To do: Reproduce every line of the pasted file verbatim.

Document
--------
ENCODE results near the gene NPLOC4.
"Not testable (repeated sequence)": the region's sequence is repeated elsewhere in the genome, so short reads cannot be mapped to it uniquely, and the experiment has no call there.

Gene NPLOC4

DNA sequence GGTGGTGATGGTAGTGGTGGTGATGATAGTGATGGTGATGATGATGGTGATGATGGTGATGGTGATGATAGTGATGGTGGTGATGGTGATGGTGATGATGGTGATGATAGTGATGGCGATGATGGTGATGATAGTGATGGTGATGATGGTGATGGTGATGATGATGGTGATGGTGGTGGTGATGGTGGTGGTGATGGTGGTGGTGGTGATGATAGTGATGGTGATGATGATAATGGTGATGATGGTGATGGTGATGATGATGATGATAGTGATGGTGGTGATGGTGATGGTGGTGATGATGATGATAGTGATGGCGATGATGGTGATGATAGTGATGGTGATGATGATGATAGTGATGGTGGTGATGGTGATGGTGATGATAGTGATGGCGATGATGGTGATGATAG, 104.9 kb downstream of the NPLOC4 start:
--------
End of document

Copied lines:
ENCODE results near the gene NPLOC4.
"Not testable (repeated sequence)": the region's sequence is repeated elsewhere in the genome, so short reads cannot be mapped to it uniquely, and the experiment has no call there.

Gene NPLOC4

DNA sequence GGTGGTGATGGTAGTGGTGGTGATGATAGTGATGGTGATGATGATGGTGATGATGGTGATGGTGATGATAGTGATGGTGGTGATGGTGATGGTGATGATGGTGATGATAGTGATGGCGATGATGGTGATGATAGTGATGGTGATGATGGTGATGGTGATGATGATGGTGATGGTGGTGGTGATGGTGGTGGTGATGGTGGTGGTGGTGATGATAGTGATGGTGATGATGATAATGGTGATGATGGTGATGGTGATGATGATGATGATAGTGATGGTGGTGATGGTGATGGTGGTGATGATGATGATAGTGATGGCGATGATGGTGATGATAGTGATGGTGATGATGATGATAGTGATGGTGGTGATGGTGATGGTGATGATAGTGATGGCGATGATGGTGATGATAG, 104.9 kb downstream of the NPLOC4 start: